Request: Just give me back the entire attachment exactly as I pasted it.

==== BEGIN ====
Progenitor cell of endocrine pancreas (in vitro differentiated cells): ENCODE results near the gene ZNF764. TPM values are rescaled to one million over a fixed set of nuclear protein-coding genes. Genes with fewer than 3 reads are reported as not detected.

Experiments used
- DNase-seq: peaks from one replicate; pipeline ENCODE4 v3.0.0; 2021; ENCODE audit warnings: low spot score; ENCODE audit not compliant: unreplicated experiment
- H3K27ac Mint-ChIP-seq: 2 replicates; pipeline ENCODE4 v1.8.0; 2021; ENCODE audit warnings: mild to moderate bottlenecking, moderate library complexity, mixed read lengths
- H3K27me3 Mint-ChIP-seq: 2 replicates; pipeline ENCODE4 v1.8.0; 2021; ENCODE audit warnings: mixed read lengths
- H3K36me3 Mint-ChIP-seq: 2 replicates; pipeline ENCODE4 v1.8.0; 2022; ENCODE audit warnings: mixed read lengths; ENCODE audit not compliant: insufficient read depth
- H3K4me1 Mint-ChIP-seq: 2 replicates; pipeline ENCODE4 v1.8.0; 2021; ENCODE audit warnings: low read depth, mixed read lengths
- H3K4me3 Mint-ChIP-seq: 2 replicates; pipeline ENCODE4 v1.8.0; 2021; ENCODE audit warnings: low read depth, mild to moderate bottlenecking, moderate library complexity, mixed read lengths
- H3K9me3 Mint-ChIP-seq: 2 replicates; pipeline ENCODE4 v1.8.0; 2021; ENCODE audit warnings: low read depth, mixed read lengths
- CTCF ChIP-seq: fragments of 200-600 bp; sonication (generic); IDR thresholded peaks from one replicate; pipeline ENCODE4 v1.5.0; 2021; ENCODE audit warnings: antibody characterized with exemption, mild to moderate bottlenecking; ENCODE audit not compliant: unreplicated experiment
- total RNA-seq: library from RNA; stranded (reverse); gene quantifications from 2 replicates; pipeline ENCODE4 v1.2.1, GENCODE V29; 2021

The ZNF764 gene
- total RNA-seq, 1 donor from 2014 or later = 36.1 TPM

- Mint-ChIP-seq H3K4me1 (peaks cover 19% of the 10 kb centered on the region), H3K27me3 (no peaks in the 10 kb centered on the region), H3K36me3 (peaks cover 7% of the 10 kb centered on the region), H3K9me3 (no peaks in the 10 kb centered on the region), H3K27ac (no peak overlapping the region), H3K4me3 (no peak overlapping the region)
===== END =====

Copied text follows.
Progenitor cell of endocrine pancreas (in vitro differentiated cells): ENCODE results near the gene ZNF764. TPM values are rescaled to one million over a fixed set of nuclear protein-coding genes. Genes with fewer than 3 reads are reported as not detected.

Experiments used
- DNase-seq: peaks from one replicate; pipeline ENCODE4 v3.0.0; 2021; ENCODE audit warnings: low spot score; ENCODE audit not compliant: unreplicated experiment
- H3K27ac Mint-ChIP-seq: 2 replicates; pipeline ENCODE4 v1.8.0; 2021; ENCODE audit warnings: mild to moderate bottlenecking, moderate library complexity, mixed read lengths
- H3K27me3 Mint-ChIP-seq: 2 replicates; pipeline ENCODE4 v1.8.0; 2021; ENCODE audit warnings: mixed read lengths
- H3K36me3 Mint-ChIP-seq: 2 replicates; pipeline ENCODE4 v1.8.0; 2022; ENCODE audit warnings: mixed read lengths; ENCODE audit not compliant: insufficient read depth
- H3K4me1 Mint-ChIP-seq: 2 replicates; pipeline ENCODE4 v1.8.0; 2021; ENCODE audit warnings: low read depth, mixed read lengths
- H3K4me3 Mint-ChIP-seq: 2 replicates; pipeline ENCODE4 v1.8.0; 2021; ENCODE audit warnings: low read depth, mild to moderate bottlenecking, moderate library complexity, mixed read lengths
- H3K9me3 Mint-ChIP-seq: 2 replicates; pipeline ENCODE4 v1.8.0; 2021; ENCODE audit warnings: low read depth, mixed read lengths
- CTCF ChIP-seq: fragments of 200-600 bp; sonication (generic); IDR thresholded peaks from one replicate; pipeline ENCODE4 v1.5.0; 2021; ENCODE audit warnings: antibody characterized with exemption, mild to moderate bottlenecking; ENCODE audit not compliant: unreplicated experiment
- total RNA-seq: library from RNA; stranded (reverse); gene quantifications from 2 replicates; pipeline ENCODE4 v1.2.1, GENCODE V29; 2021

The ZNF764 gene
- total RNA-seq, 1 donor from 2014 or later = 36.1 TPM

- Mint-ChIP-seq H3K4me1 (peaks cover 19% of the 10 kb centered on the region), H3K27me3 (no peaks in the 10 kb centered on the region), H3K36me3 (peaks cover 7% of the 10 kb centered on the region), H3K9me3 (no peaks in the 10 kb centered on the region), H3K27ac (no peak overlapping the region), H3K4me3 (no peak overlapping the region)